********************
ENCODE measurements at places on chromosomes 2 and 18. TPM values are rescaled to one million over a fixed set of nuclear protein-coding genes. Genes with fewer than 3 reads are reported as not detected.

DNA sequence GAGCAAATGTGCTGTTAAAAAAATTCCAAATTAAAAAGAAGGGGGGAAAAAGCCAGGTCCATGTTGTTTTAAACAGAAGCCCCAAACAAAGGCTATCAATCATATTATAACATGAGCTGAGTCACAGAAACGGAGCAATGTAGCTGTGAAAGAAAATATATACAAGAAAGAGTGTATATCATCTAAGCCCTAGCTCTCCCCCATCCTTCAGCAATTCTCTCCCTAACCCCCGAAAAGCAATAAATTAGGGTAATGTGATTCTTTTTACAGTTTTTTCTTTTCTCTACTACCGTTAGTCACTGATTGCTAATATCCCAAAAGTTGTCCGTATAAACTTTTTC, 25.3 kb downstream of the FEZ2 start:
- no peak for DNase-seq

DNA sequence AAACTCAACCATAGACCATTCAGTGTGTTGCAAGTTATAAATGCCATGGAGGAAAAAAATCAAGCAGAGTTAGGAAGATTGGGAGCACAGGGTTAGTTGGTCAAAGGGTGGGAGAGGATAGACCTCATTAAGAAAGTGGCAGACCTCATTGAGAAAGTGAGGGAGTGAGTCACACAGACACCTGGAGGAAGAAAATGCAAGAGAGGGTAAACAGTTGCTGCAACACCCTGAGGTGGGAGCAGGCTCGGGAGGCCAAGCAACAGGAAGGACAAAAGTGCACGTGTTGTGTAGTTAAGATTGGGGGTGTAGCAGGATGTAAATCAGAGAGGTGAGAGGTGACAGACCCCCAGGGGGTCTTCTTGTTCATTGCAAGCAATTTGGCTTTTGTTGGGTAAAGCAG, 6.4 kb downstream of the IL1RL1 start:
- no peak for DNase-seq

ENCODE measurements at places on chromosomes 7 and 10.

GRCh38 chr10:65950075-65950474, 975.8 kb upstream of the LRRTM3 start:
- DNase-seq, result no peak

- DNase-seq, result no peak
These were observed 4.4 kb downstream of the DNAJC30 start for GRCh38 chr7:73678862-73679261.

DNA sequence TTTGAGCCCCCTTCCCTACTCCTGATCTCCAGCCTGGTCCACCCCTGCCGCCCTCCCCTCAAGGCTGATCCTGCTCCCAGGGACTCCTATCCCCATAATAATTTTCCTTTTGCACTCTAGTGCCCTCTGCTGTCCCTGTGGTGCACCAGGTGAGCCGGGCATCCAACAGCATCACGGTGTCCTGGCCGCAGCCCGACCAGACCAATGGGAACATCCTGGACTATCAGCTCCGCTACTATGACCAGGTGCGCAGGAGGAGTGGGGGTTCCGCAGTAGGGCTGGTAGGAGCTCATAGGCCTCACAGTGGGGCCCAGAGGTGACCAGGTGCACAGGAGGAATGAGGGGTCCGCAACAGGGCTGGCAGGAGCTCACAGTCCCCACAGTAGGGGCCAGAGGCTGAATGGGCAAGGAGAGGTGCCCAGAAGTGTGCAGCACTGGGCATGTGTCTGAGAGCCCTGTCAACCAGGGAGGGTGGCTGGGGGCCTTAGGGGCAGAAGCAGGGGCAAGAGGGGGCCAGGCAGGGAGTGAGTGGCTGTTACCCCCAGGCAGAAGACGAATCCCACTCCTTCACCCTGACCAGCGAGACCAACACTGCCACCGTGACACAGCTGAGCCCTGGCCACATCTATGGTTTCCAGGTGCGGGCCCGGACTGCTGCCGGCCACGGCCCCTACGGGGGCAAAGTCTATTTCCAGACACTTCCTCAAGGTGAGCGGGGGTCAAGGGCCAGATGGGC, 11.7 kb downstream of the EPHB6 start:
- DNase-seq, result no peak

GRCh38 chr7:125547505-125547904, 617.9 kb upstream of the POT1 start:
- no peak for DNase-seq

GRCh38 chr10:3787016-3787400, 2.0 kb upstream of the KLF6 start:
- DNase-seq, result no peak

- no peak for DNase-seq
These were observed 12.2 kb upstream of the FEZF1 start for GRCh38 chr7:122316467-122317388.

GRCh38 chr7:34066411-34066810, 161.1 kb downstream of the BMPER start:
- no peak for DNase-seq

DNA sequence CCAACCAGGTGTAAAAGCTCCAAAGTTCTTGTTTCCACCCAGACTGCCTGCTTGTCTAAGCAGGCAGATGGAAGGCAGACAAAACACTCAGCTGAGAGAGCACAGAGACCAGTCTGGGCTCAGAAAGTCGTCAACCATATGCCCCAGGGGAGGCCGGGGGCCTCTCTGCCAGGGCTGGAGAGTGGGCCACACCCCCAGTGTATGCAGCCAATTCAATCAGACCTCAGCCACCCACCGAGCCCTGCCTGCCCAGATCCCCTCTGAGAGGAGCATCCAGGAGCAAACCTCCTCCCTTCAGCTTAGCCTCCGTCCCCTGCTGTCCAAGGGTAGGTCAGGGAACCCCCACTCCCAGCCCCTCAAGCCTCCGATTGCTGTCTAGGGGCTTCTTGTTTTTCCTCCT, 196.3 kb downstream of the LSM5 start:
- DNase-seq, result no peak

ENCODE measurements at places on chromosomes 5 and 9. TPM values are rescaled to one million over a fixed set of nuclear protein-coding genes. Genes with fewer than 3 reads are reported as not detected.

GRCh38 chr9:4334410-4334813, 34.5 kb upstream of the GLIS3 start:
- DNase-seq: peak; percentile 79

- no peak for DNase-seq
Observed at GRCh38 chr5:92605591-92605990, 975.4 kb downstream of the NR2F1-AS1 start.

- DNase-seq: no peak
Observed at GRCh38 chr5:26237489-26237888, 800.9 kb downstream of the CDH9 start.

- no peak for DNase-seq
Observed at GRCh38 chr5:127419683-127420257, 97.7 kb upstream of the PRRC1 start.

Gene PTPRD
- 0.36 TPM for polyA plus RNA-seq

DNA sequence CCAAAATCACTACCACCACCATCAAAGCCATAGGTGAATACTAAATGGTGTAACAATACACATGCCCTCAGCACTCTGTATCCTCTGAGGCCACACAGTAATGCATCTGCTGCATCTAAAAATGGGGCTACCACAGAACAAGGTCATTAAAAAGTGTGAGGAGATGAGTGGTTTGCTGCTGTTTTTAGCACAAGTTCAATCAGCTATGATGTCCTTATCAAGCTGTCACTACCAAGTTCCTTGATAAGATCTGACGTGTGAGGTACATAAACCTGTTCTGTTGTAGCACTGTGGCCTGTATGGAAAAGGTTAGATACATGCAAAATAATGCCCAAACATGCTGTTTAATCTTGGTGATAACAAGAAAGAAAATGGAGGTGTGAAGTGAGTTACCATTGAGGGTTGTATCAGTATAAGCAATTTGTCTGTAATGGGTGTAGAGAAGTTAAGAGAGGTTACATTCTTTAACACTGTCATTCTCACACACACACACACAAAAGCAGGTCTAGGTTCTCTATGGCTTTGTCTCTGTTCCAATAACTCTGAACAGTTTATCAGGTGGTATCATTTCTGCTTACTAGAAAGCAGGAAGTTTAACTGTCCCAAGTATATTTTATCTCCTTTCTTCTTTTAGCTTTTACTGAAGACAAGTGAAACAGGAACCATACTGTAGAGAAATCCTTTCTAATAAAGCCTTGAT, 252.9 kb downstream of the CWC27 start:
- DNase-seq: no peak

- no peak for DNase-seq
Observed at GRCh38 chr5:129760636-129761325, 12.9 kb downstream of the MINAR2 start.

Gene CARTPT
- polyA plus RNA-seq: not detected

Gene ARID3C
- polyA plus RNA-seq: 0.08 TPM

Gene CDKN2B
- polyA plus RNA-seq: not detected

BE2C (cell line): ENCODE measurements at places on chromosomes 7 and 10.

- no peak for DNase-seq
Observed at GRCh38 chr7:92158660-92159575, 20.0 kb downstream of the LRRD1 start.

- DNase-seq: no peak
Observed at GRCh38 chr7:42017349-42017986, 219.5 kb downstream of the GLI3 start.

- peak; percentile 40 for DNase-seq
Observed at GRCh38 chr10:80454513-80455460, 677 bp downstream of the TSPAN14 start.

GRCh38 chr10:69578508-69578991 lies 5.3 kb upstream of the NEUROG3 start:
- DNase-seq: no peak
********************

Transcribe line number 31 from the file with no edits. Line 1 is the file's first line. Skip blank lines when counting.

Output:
Observed at GRCh38 chr5:127419683-127420257, 97.7 kb upstream of the PRRC1 start.